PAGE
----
quote by Nathaniel Branden

What a great teacher, a great parent, a great psychotherapist and a great coach have in common is a deep belief in the potential of the person with whom they are concerned. They relate to the person from their vision of his or her worth and value.

— Nathaniel Branden

Unusual Psychotherapist quotations

I hope I am a psychotherapist's dream. I've spent enough hours in therapy.


The basic work of health professionals in general, and of psychotherapist s in particular, is to become full human beings and to inspire full human-beingness in other people who feel starved about their lives.

The psychotherapist ... tries to help the individual to be himself and to go it alone without giving unnecessary offense to his community, to be in the world (of social convention) but not of the world.

...an effective psychotherapist or psychoanalyst is a "microsurgeon of the mind" who helps patients make needed alterations in neuronal networks.

But there has also been a notable increase in recent years of these applications by a much wider slice of psychotherapists - far greater interest than ever before.


My dad is a doctor, a professor of psychiatry, and my mum is a psychotherapist.

Everyone who becomes a psychotherapist eventually adopts a theory that suits his needs.

God seems willing to act as the most sublime psychologist, psychotherapist, or even psychiatrist if we are willing.

It is indeed time for the clergyman and the psychotherapist to join forces.

The psychotherapist learns little or nothing from his successes.

They mainly confirm him in his mistakes, while his failures, on the other hand, are priceless experiences in that they not only open up the way to a deeper truth, but force him to change his views and methods.


The work of a psychotherapist involves being empathic and insightful with one's patients without getting too lost in their painful stories to be helpful.

My mother was an actress and my voice teacher, an incredible voice teacher.

My biological father is an actor, and my stepfather, who raised me along with my mother, is a psychotherapist. I was always supported in creative ventures.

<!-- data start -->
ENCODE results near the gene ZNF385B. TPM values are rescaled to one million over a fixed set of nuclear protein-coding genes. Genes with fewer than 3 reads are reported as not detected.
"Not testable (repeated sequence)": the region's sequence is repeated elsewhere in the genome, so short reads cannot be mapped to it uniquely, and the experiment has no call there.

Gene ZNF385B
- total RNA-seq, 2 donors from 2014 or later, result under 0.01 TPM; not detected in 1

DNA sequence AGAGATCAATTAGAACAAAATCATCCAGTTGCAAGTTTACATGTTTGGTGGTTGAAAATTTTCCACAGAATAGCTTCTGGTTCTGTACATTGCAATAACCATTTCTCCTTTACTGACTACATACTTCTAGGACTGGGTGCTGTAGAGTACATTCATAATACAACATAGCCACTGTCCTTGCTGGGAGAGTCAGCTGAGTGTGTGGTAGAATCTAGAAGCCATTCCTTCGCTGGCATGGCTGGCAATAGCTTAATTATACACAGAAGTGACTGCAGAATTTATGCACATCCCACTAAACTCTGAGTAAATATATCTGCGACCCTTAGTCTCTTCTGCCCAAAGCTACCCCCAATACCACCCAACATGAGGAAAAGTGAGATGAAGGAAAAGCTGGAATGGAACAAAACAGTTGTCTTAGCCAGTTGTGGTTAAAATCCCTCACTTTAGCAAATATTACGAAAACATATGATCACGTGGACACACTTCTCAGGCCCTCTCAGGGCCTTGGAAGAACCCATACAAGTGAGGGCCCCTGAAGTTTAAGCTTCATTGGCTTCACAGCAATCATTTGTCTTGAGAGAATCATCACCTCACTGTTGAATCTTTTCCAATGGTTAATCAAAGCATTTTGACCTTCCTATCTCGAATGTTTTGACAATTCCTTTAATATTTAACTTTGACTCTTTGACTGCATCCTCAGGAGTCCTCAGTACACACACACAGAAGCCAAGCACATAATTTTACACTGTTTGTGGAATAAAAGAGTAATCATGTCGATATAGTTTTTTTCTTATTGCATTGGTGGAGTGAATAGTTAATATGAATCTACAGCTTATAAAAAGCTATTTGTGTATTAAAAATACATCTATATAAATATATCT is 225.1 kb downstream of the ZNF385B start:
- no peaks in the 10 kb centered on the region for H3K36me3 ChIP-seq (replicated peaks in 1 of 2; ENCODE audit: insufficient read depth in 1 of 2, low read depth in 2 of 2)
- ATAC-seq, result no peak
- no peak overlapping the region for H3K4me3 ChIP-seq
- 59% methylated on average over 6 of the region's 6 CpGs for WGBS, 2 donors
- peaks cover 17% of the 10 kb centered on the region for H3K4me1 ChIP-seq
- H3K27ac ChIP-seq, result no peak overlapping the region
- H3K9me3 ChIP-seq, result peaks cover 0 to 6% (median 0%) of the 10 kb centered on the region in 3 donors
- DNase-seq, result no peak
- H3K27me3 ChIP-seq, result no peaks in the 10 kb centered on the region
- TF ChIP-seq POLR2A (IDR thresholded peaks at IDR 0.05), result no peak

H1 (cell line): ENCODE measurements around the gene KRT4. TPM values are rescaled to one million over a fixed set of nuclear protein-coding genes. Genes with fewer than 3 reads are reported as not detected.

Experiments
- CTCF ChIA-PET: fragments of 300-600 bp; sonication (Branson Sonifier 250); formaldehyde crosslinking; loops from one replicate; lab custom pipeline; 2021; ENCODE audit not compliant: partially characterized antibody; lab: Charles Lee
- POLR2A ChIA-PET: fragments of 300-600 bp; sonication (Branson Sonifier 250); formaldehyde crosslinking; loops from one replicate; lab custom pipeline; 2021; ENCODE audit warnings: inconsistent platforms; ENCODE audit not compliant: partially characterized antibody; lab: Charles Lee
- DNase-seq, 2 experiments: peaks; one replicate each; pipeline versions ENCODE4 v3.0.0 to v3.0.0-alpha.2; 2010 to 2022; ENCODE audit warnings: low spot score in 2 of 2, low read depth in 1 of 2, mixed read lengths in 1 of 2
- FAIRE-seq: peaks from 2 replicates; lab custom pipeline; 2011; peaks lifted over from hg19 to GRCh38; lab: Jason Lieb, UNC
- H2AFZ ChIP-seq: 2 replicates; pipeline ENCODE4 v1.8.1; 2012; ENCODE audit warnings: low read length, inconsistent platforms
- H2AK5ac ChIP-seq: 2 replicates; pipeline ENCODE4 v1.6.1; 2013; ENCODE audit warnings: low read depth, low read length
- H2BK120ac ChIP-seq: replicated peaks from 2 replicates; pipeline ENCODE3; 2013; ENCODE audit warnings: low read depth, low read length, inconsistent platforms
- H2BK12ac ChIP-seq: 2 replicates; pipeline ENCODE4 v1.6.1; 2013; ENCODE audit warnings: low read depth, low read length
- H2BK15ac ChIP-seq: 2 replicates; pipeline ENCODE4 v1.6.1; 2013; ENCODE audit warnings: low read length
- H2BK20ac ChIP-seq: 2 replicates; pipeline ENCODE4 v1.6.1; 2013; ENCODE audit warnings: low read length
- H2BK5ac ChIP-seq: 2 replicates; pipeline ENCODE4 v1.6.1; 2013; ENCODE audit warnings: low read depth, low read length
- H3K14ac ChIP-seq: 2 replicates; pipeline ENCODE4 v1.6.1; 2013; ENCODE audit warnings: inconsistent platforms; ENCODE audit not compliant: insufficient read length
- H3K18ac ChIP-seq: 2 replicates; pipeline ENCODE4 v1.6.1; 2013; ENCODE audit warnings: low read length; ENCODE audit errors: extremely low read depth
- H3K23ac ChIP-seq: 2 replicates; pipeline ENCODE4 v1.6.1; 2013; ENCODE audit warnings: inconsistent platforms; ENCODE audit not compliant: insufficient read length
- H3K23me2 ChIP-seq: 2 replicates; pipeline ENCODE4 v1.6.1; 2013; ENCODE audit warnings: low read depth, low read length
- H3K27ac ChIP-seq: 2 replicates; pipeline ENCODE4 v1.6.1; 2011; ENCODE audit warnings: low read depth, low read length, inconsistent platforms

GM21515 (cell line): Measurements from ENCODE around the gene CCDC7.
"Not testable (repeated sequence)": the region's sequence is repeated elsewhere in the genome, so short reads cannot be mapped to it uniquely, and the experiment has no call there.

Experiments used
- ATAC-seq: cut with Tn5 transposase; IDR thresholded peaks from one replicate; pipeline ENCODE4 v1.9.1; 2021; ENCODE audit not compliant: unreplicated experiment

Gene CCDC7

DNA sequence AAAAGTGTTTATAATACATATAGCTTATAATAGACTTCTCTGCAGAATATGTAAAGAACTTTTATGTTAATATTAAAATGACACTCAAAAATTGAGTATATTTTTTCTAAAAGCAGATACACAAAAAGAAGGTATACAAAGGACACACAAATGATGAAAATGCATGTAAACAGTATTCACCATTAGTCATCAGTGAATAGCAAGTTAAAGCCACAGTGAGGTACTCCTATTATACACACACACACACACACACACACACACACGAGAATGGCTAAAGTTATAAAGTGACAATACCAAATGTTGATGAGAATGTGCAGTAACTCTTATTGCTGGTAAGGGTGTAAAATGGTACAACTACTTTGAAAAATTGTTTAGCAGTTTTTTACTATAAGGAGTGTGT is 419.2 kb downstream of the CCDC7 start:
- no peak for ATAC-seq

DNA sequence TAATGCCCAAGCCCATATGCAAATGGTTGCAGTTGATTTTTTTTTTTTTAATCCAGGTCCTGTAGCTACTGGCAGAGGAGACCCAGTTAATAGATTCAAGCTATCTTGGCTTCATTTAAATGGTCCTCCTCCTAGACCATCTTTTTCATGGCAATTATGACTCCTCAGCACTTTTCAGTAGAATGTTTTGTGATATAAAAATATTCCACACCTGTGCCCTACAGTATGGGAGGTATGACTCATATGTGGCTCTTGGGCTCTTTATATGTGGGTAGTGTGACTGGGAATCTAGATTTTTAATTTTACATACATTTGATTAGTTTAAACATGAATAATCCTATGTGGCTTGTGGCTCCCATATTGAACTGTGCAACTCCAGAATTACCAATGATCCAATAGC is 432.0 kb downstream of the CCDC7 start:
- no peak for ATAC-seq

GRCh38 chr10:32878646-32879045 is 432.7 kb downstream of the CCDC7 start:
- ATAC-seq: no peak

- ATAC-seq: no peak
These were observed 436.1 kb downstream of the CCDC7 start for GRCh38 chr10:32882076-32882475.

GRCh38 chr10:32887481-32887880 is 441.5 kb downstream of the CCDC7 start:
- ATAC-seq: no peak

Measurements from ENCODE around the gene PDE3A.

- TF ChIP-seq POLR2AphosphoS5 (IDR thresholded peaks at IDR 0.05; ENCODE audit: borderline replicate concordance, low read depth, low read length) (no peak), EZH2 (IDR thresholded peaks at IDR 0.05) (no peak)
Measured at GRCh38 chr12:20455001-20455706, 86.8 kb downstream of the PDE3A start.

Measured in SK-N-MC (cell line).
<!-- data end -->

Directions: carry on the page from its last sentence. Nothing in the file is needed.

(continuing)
Like the priestly cult of the Middle Ages, the modern priestly cult of "scientific" psychotherapists exist overwhelmingly to stultify or blunt a too-acute insight into the powers benumbed in our personalities by our prevailing culture.

I asked my mum, who's a very clever psychotherapist, and she says that kids love stories about death; they need it, they need to have stories that deal with death and explain it, as a place to put their fears.

The analytic psychotherapist thus has a threefold battle to wage -- in his own mind against the forces which seek to drag him down from the analytic level; outside the analysis, against opponents who dispute the importance he attaches to the sexual instinctual forces and hinder him from making use of them in his scientific technique; and inside the analysis, against his patients, who at first behave like opponents but later on reveal the overvaluation of sexual life which dominates them, and who try to make him captive to their socially untamed passion.


There seems to be this impression that if I really am a psychotherapist, I can't be serious about it. They think there must be something fishy going on.

Certainly there is such a thing as chemical depression, and for that, obviously, there are issues that psychotherapists are much more expert at speaking to, but I think there is a low-grade depression that actually prevails in our society. And most of us feel it.

Television has become the government, priest, psychotherapist - the legitimiser of our egos.

We know desire is rooted in absence and yearning.

What you don't have is often ten times richer than what you actually experience. An affair is a perfect erotic plot because it fits the erotic equation of psychotherapist Jack Morin: "Attraction plus obstacle equals excitement.".

Many psychotherapists believe laziness is usually just the symptom.

That the real problem is fear of failure, fear of success, or fear of authority.


I went to a psychotherapist for a year and a bit, and it was fantastic.

I went in with a very clear question: I couldn't work out why I behaved in a certain way in certain situations, and I got that answered.

A new question for the psychotherapist to ask is whether a theory can go beyond mere effectiveness in achieving either a so-called cure or even personal growth into its implications for the nature of an evolving society.

If there is one thing I've learned in thirty years as a psychotherapist, it is this: If you can let your experience happen, it will release its knots and unfold, leading to a deeper, more grounded experience of yourself. No matter how painful or scary your feelings appear to be, your willingness to engage with them draws forth your essential strength, leading in a more life-positive direction.

More than anything else I recall being, or trying very deliberately to be, a perfect child. Not a Goody Two-shoes, but a kid who did good, who worked hard and met every expectation. I strove to achieve in the excessive way that psychotherapists tend to regard with concern.

I became a psychotherapist because that's where people will unburden themselves, where they will show what is in their hearts.